My project investigates the implications which digitization in film archives bears upon film historical research in primarily academic settings. Never before have so many moving images and film-related materials been available for film historical research while digital scholarship in historical disciplines is concurrently proliferating. With regard to this development, my dissertation addresses the need for understanding its consequences for film historical methodology in order to develop a critical framework for evaluating and conceptualizing digital archives-based scholarship. From this point of departure, my dissertation aspires to produce both a historical account of digital film historiography and suggestions for further developments of digital research methodology. To this end, my dissertation discusses in a historical perspective, how the conception of film archives as a source of film history has developed, from the ”first wave” of scientific film archives founded in the 1910s to scholarly Hyperkino presentations of silent cinema a century later. Subsequently, my dissertation conducts a case study of a digitized collection of early silent film and related material, from a digital humanities perspective to reflect upon what it means to do film history in a digital research environment.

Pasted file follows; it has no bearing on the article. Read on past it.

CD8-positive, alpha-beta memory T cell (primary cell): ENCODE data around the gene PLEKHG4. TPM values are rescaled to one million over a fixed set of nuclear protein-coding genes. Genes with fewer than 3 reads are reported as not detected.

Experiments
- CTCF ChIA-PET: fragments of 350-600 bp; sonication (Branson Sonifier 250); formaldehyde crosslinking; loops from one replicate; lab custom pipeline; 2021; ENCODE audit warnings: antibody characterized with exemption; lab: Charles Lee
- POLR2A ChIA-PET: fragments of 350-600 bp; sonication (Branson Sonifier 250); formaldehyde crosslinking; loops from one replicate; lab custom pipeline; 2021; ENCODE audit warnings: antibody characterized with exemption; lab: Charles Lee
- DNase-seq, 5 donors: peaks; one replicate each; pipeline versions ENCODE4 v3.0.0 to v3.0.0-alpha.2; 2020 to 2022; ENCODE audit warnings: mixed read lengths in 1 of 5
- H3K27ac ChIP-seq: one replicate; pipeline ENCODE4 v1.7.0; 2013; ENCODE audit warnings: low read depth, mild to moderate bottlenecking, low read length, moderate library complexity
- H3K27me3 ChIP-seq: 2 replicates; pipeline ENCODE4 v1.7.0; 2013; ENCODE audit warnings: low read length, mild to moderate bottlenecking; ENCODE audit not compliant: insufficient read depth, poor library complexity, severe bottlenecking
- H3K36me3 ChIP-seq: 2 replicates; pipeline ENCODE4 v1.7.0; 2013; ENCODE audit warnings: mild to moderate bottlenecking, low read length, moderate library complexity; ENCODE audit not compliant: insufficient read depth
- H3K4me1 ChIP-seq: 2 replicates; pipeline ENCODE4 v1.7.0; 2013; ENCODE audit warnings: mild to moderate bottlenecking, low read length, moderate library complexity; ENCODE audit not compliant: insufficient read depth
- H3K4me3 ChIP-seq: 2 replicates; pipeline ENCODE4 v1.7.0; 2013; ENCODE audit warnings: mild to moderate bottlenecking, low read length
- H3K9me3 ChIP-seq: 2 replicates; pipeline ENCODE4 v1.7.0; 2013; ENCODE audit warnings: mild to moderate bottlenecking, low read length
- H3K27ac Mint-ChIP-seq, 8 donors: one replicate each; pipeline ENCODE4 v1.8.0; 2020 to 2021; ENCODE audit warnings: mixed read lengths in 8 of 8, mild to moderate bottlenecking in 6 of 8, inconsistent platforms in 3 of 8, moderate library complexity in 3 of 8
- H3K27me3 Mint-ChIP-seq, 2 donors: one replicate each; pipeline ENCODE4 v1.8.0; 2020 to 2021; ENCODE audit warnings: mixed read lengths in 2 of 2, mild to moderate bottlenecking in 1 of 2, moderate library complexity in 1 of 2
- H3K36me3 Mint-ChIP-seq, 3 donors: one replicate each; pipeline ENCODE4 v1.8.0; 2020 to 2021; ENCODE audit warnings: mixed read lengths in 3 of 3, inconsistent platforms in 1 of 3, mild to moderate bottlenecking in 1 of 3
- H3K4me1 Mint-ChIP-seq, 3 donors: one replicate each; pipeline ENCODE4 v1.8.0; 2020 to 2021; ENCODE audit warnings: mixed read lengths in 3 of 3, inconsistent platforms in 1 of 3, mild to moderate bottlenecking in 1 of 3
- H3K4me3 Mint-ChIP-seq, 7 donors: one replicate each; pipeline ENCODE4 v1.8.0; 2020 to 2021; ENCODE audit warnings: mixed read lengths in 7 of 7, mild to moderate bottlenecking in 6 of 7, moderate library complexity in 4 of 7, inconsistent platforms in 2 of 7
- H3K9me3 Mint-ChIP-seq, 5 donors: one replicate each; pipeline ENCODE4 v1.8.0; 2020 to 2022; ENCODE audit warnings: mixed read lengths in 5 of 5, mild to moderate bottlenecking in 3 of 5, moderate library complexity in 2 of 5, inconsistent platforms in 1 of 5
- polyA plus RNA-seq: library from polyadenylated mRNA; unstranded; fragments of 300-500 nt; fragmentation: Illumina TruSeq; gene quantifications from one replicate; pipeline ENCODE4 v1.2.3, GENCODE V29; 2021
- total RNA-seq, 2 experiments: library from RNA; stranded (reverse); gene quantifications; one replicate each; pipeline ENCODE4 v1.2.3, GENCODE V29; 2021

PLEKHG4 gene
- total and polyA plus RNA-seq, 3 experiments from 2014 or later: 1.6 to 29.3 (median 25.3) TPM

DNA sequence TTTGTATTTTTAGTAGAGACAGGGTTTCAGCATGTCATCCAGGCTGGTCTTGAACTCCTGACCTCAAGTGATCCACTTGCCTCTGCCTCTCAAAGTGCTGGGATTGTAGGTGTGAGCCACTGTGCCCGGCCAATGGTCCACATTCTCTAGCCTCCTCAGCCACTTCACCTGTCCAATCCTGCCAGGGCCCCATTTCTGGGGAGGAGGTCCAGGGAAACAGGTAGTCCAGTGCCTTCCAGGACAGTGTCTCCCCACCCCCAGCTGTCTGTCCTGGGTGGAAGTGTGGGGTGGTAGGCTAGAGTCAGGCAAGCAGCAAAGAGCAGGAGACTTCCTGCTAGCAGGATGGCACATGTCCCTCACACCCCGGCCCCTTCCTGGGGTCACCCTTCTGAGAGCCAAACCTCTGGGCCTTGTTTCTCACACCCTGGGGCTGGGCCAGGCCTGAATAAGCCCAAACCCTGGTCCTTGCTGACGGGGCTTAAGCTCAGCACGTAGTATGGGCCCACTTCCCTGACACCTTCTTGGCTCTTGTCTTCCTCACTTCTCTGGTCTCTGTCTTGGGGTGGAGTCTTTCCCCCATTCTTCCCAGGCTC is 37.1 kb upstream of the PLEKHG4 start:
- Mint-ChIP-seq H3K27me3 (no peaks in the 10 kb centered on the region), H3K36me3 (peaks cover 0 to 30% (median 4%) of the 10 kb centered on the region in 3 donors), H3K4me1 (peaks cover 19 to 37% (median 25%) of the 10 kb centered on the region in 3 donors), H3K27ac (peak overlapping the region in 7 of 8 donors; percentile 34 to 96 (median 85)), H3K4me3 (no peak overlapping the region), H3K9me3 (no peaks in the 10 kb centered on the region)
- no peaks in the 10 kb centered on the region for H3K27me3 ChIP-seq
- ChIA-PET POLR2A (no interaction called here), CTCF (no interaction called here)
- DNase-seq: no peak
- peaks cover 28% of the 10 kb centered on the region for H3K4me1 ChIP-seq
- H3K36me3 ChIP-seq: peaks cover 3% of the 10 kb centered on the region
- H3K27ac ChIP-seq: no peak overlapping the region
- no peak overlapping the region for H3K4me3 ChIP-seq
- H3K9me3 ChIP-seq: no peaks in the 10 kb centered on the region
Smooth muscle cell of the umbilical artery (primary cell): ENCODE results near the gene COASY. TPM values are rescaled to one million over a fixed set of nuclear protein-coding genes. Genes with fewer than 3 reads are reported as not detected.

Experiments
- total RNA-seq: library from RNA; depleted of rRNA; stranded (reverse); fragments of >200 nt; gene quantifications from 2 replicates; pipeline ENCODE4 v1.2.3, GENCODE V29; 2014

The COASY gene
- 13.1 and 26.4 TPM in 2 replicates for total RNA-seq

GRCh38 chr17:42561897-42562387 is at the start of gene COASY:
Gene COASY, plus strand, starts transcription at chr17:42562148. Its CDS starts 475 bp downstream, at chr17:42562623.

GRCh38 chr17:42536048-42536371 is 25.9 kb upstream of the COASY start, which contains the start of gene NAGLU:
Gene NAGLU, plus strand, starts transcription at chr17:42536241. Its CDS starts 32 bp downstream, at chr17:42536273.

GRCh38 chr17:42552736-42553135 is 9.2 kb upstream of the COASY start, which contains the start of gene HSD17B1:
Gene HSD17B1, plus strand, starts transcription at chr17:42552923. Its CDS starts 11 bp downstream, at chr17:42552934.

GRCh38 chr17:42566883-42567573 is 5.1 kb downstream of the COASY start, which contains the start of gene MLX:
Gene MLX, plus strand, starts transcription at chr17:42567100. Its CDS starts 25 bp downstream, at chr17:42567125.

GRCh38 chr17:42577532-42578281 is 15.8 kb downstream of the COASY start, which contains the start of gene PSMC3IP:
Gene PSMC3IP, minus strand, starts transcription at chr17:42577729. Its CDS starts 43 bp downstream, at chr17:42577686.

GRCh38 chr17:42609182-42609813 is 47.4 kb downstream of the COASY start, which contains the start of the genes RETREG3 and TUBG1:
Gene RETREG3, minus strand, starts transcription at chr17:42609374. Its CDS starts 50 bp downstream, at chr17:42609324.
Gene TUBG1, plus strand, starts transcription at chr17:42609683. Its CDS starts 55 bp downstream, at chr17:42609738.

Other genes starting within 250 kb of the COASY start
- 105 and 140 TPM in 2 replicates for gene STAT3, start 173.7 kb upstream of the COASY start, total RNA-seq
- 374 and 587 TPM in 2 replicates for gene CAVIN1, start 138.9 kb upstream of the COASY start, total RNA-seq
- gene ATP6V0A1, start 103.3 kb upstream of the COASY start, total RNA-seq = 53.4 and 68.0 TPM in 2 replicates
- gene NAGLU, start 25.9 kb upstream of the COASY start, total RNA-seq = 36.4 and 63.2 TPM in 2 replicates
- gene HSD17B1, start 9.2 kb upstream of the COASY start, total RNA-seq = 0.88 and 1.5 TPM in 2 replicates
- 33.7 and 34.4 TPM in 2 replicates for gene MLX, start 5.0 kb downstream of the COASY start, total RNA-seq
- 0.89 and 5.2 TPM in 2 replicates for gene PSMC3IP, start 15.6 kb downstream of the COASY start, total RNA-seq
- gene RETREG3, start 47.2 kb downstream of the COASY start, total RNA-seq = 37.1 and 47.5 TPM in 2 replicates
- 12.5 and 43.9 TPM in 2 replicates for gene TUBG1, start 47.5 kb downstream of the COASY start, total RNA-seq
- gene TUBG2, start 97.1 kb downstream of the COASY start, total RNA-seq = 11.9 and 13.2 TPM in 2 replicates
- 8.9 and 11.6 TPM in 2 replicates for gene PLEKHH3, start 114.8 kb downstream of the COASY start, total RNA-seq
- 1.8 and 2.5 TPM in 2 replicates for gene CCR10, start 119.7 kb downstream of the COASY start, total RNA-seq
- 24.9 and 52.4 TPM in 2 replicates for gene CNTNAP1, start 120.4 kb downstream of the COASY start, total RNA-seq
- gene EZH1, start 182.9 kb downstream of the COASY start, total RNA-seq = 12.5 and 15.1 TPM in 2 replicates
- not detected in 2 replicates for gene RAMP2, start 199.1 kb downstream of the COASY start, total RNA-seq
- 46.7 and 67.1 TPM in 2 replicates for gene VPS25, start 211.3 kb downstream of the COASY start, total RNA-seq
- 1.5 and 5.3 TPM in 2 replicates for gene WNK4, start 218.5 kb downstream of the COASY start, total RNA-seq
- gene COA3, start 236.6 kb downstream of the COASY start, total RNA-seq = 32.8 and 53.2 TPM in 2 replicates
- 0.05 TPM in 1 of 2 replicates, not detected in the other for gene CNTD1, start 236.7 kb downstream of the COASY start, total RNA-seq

My research’s conceptual frame is rooted in science and technology studies and media history. Lending a central notion from sociologist Bruno Latour’s key work Science in Action (Harvard University Press, 1987) I regard current developments in digital film historiography as film history ”in the making” with attention to the research agendas that guide the design of digital tools of analysis. To add a historical perspective to this framework which will enable me to compare digital to earlier forms of film historiography, I combine it with the related dispositif-approach as (re-)defined by film scholars Maria Tortajada and François Albera in Cinema Beyond Film. Media Epistemology in the Modern Era (Amsterdam University Press, 2010), which investigates the development and applications of audiovisual technologies in scientific research contexts historically.